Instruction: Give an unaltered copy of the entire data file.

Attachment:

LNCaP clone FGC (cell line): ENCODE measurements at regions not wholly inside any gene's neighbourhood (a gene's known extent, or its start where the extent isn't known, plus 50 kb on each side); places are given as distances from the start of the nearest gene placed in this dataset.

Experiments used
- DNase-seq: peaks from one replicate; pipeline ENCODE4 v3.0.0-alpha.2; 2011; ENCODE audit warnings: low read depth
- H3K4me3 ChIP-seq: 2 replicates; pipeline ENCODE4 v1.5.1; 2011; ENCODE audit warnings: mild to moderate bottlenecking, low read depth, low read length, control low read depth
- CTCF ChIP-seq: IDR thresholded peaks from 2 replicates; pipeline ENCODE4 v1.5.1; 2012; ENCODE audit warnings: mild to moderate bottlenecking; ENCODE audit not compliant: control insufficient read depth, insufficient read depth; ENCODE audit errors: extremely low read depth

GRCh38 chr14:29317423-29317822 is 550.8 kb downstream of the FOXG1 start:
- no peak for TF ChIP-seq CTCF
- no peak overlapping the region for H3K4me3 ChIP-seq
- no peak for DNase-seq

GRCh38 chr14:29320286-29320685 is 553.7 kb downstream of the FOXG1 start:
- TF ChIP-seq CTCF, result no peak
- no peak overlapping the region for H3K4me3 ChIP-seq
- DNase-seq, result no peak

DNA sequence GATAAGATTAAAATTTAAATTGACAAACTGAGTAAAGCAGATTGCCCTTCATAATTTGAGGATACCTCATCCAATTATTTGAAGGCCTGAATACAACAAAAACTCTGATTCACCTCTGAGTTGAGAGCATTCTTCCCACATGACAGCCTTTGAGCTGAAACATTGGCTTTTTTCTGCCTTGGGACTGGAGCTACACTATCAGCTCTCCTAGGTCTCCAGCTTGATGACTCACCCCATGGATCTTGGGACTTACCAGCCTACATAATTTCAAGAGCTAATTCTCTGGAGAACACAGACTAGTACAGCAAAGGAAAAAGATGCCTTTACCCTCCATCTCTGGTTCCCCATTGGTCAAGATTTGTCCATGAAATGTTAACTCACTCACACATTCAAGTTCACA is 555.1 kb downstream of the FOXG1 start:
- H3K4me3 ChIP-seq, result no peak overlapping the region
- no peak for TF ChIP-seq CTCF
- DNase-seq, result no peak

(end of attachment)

LNCaP clone FGC (cell line): ENCODE measurements at regions not wholly inside any gene's neighbourhood (a gene's known extent, or its start where the extent isn't known, plus 50 kb on each side); places are given as distances from the start of the nearest gene placed in this dataset.

Experiments used
- DNase-seq: peaks from one replicate; pipeline ENCODE4 v3.0.0-alpha.2; 2011; ENCODE audit warnings: low read depth
- H3K4me3 ChIP-seq: 2 replicates; pipeline ENCODE4 v1.5.1; 2011; ENCODE audit warnings: mild to moderate bottlenecking, low read depth, low read length, control low read depth
- CTCF ChIP-seq: IDR thresholded peaks from 2 replicates; pipeline ENCODE4 v1.5.1; 2012; ENCODE audit warnings: mild to moderate bottlenecking; ENCODE audit not compliant: control insufficient read depth, insufficient read depth; ENCODE audit errors: extremely low read depth

GRCh38 chr14:29317423-29317822 is 550.8 kb downstream of the FOXG1 start:
- no peak for TF ChIP-seq CTCF
- no peak overlapping the region for H3K4me3 ChIP-seq
- no peak for DNase-seq

GRCh38 chr14:29320286-29320685 is 553.7 kb downstream of the FOXG1 start:
- TF ChIP-seq CTCF, result no peak
- no peak overlapping the region for H3K4me3 ChIP-seq
- DNase-seq, result no peak

DNA sequence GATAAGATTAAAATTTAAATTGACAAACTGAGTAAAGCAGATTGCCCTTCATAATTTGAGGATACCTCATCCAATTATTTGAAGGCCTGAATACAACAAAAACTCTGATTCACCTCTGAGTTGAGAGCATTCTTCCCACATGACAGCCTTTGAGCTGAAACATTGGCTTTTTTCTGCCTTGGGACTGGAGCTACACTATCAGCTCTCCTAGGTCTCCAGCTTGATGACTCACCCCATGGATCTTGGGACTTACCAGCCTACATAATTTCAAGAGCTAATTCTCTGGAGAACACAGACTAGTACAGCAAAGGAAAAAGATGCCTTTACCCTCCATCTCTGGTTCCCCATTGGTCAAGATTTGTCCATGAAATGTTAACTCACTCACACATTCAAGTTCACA is 555.1 kb downstream of the FOXG1 start:
- H3K4me3 ChIP-seq, result no peak overlapping the region
- no peak for TF ChIP-seq CTCF
- DNase-seq, result no peak